Bratfalken
Jan Strömbäck 1
Of course, but to a greater cost and with things that can't be mended like ground based observatories.
MamaGianna
Joanne Crist 1
Agree with the comment about Elon Musk making up losses by selling overpriced EVs under his T-ESL-A label as he told Biden the other day. When I hear ESL, as a Californian, I think English as a Second Language. Well, I am trilingual. I suspect Mr. Musk, with his ‘vision’ intended this as an insult to Biden, but frankly IMHO can across as the same arrogant pig he generally seems to be. His Teslas have had record numbers of problems and also make models that rival, again IMHO, the Pontiac Aztek and the AMC Pacer, for ugliness. Why would we expect any better from Musk’s adventures into space???? Perhaps he can do the world a favor and launch his half-truths and ego on one of his SpaceX missions!
chugheset
chugheset -2
Well last year about a million people disagreed with you regarding the Tesla (and to compare it's looks to that of a Pacer is just ridiculous). Glad you worked in "trilingual" though to let us know how smart you are.
MamaGianna
Joanne Crist 1
Wasn’t trying to seem smart. And, I did NOT work in trilingual. That was your assumption. I worked in finance with major corporations. I merely pointed out the common use (at least in CA) of ESL. Musk meant it as a dig, but I think that Biden knows how to spell Tesla. They are a dime a dozen where I live and the Model Y is, IMHO, a truly ugly vehicle. Tesla Motors has had 9 recalls in the last four months alone. What does that say about quality? These cars are expensive relative to many cars, but seem fraught with problems. Musk has made claims about systems capabilities that don’t actually work. While I could afford one (and NO, I am not bragging), I would return it were it a gift!
lynx318
lynx318 0
Oh dear, 9 recalls, check all the other manufacturers recalls, quite a few big boys have more.
ShirBlackspots
Charles Ball 0
Those recalls have all been over the air software updates. The NHTSA is misusing the recall process.
MamaGianna
Joanne Crist 2
https://www.protocol.com/tesla-nhtsa-recall
These are NOT all over the air. But, what would a woman know????
Rickawald
Rick Wald -1
Ya.....U R bragging!! Everyone else on the site would sell it if it UnWanted gift!!
MamaGianna
Joanne Crist 3
No. If anything, I would donate to a charity! That way, that could sell it. I believe in EVs and will own one eventually. We have had solar panels for decades, and clean energy is the way to go. I just don’t like Tesla. Why is that a problem when folks are on here blasting the Space X? Musk has made a fortune - Good for him! Doesn’t mean I like him or his products. OR, is that not appropriate discourse. I have known a lot of VERY arrogant people, My theory has always been that arrogance, when backed up with intelligence and competence, is perfectly fine. Perhaps you should consider this approach! I wrote a thoughtful opinion, but I guess you could not handle it!
WhiteKnight77
WhiteKnight77 1
Clean energy is not so clean. There are always a downside or non-green issue about such. Solar panels that wash toxic water soluble cadmium into the ground will eventually make it into ground water, or wind turbine blades that get cut up and buried in landfills at end of life. That does not count how much chemicals and such that is used to manufacture said stuff or get buried in landfills due to costs associated with or lack of facilities to recycle them.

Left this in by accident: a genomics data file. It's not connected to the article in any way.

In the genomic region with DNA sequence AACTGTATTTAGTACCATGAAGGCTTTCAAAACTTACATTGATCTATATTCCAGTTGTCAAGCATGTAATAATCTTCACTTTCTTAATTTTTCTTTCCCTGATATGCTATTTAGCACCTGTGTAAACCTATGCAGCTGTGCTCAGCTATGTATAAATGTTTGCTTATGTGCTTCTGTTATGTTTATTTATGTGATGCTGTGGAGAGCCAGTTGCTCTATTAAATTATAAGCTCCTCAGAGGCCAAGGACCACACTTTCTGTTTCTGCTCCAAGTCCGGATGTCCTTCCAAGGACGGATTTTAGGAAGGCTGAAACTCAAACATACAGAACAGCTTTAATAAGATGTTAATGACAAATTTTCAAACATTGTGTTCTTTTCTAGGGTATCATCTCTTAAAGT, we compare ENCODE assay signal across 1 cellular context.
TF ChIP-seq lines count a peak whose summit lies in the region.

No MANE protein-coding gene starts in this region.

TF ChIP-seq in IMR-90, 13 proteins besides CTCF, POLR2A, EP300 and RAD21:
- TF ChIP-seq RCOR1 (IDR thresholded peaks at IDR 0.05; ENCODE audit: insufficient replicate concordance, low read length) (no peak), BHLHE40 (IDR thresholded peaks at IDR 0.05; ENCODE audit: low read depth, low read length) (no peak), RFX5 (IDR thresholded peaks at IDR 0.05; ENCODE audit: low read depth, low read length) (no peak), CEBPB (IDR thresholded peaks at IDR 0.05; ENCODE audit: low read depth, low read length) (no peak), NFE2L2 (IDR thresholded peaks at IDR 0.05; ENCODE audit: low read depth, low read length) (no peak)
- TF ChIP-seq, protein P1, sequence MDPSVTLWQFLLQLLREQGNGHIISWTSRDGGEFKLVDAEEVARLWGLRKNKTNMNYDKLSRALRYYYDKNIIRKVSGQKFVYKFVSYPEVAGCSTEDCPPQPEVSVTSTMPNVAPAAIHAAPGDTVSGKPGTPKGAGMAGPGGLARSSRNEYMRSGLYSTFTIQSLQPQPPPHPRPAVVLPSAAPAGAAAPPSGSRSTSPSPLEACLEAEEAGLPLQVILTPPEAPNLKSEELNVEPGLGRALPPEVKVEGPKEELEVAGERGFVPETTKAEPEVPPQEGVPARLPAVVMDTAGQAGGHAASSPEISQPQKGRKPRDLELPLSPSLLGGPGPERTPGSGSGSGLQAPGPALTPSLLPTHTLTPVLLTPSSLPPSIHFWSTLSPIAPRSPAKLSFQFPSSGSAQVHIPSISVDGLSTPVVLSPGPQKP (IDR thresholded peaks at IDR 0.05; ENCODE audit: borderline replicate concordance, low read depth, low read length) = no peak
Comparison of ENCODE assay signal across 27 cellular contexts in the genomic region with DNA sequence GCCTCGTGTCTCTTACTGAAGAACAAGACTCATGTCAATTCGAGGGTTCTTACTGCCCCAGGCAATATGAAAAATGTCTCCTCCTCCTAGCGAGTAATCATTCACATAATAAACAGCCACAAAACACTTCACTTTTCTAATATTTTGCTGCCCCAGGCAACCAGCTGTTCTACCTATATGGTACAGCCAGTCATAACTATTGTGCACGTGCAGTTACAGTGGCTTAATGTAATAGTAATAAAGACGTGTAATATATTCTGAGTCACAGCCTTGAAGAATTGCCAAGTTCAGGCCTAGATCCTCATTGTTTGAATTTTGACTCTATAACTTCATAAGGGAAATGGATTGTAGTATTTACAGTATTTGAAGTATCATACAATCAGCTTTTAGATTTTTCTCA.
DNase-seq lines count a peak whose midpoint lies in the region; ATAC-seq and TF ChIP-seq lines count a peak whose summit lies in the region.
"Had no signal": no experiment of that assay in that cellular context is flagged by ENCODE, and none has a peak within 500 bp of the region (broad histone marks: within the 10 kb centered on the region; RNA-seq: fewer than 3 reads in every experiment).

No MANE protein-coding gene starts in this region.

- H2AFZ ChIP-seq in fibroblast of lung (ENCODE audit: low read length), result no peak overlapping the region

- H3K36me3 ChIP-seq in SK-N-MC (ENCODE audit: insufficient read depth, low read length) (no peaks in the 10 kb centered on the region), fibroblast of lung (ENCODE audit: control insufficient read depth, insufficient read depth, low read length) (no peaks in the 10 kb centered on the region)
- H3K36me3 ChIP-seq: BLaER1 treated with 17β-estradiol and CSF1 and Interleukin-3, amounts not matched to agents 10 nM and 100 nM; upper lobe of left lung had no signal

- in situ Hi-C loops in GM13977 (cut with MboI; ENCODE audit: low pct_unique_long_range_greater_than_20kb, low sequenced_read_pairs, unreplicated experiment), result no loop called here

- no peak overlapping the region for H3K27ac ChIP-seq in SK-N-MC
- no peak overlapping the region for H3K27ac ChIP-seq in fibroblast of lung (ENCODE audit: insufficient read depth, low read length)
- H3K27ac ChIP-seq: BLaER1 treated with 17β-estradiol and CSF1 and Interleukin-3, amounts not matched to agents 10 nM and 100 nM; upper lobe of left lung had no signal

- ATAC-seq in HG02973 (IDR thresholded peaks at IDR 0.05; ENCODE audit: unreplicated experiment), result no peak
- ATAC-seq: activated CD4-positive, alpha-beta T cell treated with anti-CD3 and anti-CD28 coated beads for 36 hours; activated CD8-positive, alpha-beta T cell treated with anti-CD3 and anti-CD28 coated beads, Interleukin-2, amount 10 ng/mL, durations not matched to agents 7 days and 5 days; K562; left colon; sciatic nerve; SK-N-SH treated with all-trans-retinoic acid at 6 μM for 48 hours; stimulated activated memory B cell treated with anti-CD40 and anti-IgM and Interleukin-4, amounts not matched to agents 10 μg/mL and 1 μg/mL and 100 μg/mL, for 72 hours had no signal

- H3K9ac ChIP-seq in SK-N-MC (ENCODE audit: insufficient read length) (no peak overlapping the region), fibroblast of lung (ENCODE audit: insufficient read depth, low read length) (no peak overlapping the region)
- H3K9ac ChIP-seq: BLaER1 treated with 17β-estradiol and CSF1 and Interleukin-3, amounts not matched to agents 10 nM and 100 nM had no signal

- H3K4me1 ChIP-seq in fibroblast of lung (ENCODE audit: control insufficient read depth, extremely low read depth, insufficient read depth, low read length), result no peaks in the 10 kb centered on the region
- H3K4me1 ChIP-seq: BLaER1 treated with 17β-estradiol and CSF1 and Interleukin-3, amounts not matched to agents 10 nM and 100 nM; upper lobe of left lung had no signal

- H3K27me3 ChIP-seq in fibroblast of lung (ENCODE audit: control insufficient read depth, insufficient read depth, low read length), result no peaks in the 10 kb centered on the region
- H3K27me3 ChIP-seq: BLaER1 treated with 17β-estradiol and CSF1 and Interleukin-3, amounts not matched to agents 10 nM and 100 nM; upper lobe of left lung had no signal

Electric airplanes will need more than lithium-ion batteries to go from the US to Europe. And, as of now, it is difficult to recycle them and many localities do not take them. Where will the thousands of batteries for planes designed for regional flight go?
lynx318
lynx318 0
Tesla is the fastest current climber on the stock exchange of all car manufacturers globally, may want to rethink your thoughts.
franzdumont
FRANCOIS DUMONT 1
A silly thing not considered in the previous years. Now is too late, just be able to cry.....
saikripa01
Yesh Enjeti 1
Universe is sending a serious message to human beings not to continue to mess around with nature as it will have serious consequences….
ljcotnoir
Leo Cotnoir 1
Clearly this was faulty planning on the part of SpaceX. There are plenty of data about atmospheric density at various altitudes during all phases of the solar cycle. The satellites were simply not launched into orbits high enough to be stable.
OnTheAve
OnTheAve 3
You should read the article:

"The satellites hit by the solar storm were in a temporary position. SpaceX deliberately launches them into this unusually low orbit so that any duds can quickly reenter the atmosphere and pose no threat to other spacecraft."
sparkie624
sparkie624 3
Looks like they found a bunch of Duds then!
OnTheAve
OnTheAve 1
No, these weren't duds. They were simply caught out when the solar storm hit while they were still in the low orbit.

Apparently, and I certainly hope so, the solar storm was not forecasted.
ljcotnoir
Leo Cotnoir 5
That still seems to me like poor mission design. Constellations of cheap, low-quality satellites are guaranteed to increase space junk. I helped write several subsystem proposals for the Teledesic system some years ago. They seemed to have taken a reasonable satellite cost estimate and just lobbed off a zero in the expectation that mass production would bring down costs. That has never worked in space. To paraphrase Dan Goldin, "Faster, Better, Cheaper...pick two." SpaceX has done a surprisingly good job adapting 1950s Soviet launcher technology but I think that they are out of their depth designing satellites.
sparkie624
sparkie624 2
Just remember... The old rule that holds true today... what goes up, must come back down.... LOL.. Sooner or Later1
ljcotnoir
Leo Cotnoir 2
The problem is that much of what is launched does not come back down. Yes, there are now international agreements about deorbiting satellites at their end of life, but there are no requirements that launch vehicle upper stages be deorbited. Most of the "satellites" one can see on a dark night are, in fact, launch vehicles.
Bratfalken
Jan Strömbäck 1
That is why SpaceX has been certain that their satellite grid CAN deorbit these when they don't work or are able to keep the orbit, it deliberatly sends them down into the atmosphere to burn.